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Brezas, S.; Katsipis, M.; Kaleris, K.; Papadaki, H.; Katerelos, D.T.G.; Papadogiannis, N.A.; Bakarezos, M.; Dimitriou, V.; Kaselouris, E. Musical Instruments Made of Composites and Alternative Materials. Encyclopedia. Available online: (accessed on 14 April 2024).
Brezas S, Katsipis M, Kaleris K, Papadaki H, Katerelos DTG, Papadogiannis NA, et al. Musical Instruments Made of Composites and Alternative Materials. Encyclopedia. Available at: Accessed April 14, 2024.
Brezas, Spyros, Markos Katsipis, Konstantinos Kaleris, Helen Papadaki, Dionysios T. G. Katerelos, Nektarios A. Papadogiannis, Makis Bakarezos, Vasilis Dimitriou, Evaggelos Kaselouris. "Musical Instruments Made of Composites and Alternative Materials" Encyclopedia, (accessed April 14, 2024).
Brezas, S., Katsipis, M., Kaleris, K., Papadaki, H., Katerelos, D.T.G., Papadogiannis, N.A., Bakarezos, M., Dimitriou, V., & Kaselouris, E. (2024, March 13). Musical Instruments Made of Composites and Alternative Materials. In Encyclopedia.
Brezas, Spyros, et al. "Musical Instruments Made of Composites and Alternative Materials." Encyclopedia. Web. 13 March, 2024.
Musical Instruments Made of Composites and Alternative Materials

The evolution of musical instrument manufacturing has been a dynamic process, with traditional materials such as wood playing a predominant role for centuries. However, the need for innovation in the musical industry has driven researchers and manufacturers to explore alternative materials that offer enhanced performance, sustainability, and versatility. The demand for different materials arises from various challenges faced by the musical instruments industry, including the lack of high-quality tonewoods, the significant variations in both mechanical and acoustical properties of wood internally within a single piece or across the same species, environmental concerns, and the quest for achieving specific acoustic properties. Composite materials, such as carbon- and graphite fiber-reinforced plastics (CFRPs and GFRPs), ceramic polymers, and nanocomposites, constitute promising alternatives that not only address these challenges, but also offer unique advantages in terms of durability, weight reduction, and customizable acoustic characteristics.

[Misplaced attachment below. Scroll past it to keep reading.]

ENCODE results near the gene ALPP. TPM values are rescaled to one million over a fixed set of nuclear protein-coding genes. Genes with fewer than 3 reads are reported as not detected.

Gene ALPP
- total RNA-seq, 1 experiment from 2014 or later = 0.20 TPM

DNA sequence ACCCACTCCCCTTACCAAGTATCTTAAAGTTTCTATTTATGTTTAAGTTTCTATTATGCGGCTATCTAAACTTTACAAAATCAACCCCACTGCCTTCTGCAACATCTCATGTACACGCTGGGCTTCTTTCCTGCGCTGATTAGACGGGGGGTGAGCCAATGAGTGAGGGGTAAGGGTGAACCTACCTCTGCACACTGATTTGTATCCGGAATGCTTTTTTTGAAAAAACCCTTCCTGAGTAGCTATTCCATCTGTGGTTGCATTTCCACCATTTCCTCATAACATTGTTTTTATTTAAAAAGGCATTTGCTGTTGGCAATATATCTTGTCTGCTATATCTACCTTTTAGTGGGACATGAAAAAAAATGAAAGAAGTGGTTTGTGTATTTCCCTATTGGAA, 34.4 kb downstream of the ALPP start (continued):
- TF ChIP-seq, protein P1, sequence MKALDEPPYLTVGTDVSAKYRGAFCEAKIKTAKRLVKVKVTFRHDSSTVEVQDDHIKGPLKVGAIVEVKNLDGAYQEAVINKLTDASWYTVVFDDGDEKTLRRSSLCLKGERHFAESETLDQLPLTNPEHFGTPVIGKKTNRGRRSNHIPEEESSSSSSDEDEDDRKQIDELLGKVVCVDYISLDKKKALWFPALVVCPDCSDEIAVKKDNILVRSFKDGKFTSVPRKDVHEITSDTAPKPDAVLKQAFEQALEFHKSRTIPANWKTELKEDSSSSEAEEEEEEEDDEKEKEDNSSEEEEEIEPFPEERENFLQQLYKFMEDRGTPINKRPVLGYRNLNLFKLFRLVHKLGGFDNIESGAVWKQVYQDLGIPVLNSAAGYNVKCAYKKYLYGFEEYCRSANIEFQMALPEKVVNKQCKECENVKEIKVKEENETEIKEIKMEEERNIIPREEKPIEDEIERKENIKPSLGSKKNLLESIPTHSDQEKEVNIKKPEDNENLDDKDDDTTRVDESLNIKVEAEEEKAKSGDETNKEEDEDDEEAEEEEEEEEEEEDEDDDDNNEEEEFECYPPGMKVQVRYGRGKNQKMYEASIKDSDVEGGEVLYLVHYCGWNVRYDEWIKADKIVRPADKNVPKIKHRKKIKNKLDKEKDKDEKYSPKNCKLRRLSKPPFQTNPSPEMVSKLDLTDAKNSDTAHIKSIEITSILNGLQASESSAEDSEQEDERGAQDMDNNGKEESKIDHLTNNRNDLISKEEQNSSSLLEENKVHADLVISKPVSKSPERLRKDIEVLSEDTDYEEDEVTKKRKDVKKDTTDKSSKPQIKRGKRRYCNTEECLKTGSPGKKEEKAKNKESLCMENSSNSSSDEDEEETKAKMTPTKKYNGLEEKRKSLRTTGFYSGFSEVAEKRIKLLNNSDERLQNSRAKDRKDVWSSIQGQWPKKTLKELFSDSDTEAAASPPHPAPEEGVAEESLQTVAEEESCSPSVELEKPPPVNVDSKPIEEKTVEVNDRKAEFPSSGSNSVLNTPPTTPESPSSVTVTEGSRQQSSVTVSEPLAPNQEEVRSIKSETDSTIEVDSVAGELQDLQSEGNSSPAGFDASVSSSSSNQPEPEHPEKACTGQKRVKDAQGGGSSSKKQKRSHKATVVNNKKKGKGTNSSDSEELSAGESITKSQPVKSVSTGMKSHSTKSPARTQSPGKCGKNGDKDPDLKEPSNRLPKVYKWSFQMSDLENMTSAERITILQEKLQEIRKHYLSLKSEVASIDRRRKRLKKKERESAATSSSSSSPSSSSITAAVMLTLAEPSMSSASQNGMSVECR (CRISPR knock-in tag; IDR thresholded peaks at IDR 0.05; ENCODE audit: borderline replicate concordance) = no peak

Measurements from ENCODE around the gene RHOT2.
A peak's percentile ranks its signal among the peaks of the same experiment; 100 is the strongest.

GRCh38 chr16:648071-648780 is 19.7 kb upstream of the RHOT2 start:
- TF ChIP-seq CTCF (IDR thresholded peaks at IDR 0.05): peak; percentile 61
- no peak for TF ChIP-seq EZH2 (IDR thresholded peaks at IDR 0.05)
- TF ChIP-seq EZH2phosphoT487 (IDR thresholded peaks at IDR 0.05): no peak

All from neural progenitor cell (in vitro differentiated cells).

composite materials 3D printing technology metamaterials manufacturing vibro-acoustics

1. Composites in Musical Instrument Manufacturing

A composite material is a combination of two or more materials with distinctly different chemical or physical characteristics. Together, they create a new material with enhanced properties and characteristics that neither material can provide on its own [1]. In most composites, one material serves as the matrix, maintaining the shape of the manufacturing and transferring forces to the reinforcement.
The main families of materials are ceramic, organic, and metal. Matrices and reinforcements may be derived from each family, and the creation of a composite material can result from any combination of them. Composites may be categorized based on the matrix or the reinforcement [2]. The widely used matrix category in boats, cars, airplanes, bicycles, instruments, and others, is the organic matrix, specifically the polymer matrix. The main categories of composite reinforcements [2], according to their form, are fiber, particle, and structural reinforcement. Reinforcement-oriented characterizations of a composite, such as CFRPs, GFRPs, flex filament, hemp fibers, and others, or matrix-oriented characterizations like fiber-reinforced polyurethane foam (FRUF) and fiber-reinforced epoxy, can generally describe a composite. It is common to define both materials in the description of a composite, especially in the case of a rare combination like carbon-reinforced polyurethane foam (CF/UF). Carbon Fiber (CF) usually has an epoxy resin matrix, and polyester usually has glass fiber reinforcement [2]. Complex composites, such as “sandwich”, a subcategory of structural reinforced composites [2], can be created from the combination of composites and other materials. In the literature, studies can be found where violins were made from CFRP [3][4]. Soundboards were crafted from glass and carbon fiber-reinforced polyurethane foam [5], as well as from carbon fiber-reinforced synthetic wood [6]. A drum shell [7] and a cello [8][9] were manufactured by carbon fiber-reinforced epoxy (CFRE). Various musical instruments made from CFRE, including violin, viola, cello [10], guitar, bass, ukulele [11], snare drum [12], and piano [13], are commercially available. Furthermore, in the manufacture of a traditional stringed Greek bouzouki [14], CFRE on the top and bottom skin, with a core of polyurethane foam in between was considered. The variety of composites is endless and therefore this research gradually focusses on the most used in the musical instrument manufacturing, such as fiber-reinforced polymer matrices.